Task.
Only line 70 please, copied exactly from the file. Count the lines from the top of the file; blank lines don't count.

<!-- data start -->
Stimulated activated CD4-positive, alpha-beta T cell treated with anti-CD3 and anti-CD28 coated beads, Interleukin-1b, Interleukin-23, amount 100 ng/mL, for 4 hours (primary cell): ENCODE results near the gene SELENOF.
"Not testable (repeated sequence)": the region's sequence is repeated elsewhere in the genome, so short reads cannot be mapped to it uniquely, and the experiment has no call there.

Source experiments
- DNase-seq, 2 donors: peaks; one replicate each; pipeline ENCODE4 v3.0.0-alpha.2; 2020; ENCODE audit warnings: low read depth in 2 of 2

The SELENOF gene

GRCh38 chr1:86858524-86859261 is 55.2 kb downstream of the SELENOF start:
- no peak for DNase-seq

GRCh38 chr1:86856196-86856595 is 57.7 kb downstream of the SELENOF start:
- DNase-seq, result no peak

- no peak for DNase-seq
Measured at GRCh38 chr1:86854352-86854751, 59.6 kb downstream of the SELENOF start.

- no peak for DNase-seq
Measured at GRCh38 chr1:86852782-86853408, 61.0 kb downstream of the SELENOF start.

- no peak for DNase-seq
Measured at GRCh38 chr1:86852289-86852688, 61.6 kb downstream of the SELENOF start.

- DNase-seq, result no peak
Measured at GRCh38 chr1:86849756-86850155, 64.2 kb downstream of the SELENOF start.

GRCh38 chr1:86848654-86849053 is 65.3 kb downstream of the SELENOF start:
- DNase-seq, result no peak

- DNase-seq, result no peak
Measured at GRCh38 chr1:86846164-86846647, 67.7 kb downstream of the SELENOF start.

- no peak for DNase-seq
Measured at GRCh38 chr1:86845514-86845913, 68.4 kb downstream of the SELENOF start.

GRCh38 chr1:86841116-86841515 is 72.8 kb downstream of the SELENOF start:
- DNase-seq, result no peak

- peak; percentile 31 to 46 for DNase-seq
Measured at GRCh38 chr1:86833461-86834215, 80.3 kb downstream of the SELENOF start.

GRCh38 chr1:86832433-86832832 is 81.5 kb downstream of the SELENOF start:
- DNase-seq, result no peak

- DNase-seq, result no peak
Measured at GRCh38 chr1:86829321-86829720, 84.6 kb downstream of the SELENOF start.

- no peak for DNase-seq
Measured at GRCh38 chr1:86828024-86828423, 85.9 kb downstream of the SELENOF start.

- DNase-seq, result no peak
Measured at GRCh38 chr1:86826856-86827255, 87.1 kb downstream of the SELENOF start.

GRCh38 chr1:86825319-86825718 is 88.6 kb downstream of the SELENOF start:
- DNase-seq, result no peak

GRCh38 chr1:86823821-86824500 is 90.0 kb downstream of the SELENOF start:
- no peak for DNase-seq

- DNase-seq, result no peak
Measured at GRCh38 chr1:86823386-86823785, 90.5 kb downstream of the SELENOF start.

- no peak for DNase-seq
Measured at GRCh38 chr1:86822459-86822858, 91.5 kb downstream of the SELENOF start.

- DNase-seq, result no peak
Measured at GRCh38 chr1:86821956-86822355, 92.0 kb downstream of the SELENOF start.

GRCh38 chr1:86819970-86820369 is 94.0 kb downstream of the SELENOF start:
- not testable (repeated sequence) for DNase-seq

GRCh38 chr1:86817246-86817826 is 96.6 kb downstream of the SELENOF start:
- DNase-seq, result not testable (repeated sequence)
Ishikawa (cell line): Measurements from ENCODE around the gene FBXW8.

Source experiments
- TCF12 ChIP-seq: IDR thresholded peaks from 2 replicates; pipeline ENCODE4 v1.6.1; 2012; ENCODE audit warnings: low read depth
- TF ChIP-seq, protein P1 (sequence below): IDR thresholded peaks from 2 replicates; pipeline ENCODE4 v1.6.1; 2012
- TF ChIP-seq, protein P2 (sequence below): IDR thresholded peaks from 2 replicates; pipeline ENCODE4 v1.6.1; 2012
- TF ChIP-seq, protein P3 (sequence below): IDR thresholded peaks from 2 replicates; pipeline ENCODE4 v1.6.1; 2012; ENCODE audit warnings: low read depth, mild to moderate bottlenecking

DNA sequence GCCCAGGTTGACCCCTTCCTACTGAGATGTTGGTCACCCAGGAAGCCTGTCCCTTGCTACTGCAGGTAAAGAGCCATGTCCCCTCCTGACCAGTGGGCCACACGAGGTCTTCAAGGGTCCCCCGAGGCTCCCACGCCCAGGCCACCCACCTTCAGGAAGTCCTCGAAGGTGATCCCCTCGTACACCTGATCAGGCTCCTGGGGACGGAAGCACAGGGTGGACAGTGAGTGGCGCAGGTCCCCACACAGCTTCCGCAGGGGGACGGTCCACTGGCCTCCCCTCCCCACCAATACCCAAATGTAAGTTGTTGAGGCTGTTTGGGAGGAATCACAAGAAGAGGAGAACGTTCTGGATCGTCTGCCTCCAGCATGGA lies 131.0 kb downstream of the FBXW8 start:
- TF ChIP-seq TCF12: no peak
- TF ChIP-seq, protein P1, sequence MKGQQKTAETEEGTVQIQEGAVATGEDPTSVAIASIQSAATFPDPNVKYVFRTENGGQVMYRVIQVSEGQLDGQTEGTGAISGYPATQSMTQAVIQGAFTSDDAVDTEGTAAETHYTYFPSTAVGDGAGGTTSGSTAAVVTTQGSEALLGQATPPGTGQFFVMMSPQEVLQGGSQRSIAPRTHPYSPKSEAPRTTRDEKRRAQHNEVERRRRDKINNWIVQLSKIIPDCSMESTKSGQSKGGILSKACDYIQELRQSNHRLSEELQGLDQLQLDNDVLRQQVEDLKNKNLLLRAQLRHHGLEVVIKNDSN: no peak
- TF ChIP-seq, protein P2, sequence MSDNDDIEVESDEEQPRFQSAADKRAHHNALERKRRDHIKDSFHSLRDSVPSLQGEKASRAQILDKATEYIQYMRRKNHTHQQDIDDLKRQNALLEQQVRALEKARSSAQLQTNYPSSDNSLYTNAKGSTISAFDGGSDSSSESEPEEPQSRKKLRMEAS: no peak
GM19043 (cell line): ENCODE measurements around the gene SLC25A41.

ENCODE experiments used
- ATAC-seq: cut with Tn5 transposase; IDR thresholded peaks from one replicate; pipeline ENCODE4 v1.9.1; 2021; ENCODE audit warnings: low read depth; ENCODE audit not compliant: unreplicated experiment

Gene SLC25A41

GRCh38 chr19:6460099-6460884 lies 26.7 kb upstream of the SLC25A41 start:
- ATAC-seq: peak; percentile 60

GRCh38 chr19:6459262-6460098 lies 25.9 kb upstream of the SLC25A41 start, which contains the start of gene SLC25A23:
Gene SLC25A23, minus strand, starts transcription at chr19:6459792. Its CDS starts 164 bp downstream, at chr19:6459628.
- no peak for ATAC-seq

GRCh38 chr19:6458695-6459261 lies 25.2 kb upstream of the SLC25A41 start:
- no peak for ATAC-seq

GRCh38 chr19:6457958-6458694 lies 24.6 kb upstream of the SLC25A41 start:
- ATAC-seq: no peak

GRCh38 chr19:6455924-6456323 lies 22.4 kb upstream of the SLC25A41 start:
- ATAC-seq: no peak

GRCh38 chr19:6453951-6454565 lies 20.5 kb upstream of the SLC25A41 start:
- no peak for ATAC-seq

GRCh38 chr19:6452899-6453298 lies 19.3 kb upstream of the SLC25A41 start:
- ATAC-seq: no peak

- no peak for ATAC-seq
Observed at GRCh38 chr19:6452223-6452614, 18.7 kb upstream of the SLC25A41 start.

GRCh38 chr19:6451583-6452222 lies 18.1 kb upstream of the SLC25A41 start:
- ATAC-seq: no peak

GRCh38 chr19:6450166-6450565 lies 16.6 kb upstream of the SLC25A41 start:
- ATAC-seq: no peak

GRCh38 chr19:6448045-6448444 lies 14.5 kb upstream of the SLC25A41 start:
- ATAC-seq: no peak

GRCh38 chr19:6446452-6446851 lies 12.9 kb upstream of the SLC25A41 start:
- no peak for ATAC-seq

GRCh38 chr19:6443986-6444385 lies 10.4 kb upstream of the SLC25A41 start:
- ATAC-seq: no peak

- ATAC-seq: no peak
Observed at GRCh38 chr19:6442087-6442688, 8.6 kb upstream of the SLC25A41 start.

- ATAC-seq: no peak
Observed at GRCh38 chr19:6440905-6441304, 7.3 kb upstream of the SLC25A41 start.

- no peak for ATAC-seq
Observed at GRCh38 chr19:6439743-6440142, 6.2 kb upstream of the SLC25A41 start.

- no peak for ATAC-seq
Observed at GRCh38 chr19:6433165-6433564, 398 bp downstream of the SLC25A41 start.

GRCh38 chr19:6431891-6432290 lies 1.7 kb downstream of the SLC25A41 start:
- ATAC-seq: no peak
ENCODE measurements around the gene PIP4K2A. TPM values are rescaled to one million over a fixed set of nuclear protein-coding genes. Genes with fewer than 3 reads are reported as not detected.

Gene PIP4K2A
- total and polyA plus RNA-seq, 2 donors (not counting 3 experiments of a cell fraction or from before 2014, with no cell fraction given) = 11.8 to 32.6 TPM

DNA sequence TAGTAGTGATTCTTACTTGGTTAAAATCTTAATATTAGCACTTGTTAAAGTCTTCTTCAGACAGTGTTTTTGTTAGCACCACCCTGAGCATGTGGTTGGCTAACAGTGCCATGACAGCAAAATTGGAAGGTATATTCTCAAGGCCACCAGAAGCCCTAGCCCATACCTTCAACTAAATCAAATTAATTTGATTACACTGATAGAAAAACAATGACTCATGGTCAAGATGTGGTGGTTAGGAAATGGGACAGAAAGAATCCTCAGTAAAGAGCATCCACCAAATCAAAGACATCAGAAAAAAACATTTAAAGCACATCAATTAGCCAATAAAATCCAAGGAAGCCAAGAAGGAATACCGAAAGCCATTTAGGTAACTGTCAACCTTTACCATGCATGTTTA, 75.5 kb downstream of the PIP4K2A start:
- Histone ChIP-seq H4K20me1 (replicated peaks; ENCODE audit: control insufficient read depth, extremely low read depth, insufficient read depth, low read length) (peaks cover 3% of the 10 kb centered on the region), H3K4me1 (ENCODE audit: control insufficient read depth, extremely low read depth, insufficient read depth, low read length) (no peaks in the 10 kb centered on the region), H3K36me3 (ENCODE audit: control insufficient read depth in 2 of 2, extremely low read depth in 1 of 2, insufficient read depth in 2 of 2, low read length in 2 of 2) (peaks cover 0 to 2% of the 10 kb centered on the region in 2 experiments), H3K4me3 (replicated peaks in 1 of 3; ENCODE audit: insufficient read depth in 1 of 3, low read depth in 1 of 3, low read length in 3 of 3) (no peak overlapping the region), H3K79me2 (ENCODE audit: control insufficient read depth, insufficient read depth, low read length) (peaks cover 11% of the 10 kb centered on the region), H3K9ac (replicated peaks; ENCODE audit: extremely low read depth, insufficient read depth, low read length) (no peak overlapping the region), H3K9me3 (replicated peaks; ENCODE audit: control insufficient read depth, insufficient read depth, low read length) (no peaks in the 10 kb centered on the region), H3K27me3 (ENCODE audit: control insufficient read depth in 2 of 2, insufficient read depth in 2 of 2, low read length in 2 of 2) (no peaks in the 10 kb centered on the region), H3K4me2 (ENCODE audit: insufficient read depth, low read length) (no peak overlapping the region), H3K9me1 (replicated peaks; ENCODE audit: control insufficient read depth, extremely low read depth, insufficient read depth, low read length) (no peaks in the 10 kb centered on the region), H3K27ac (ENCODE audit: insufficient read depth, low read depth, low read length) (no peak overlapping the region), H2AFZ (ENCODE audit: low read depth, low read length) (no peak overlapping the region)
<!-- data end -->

- no peak for ATAC-seq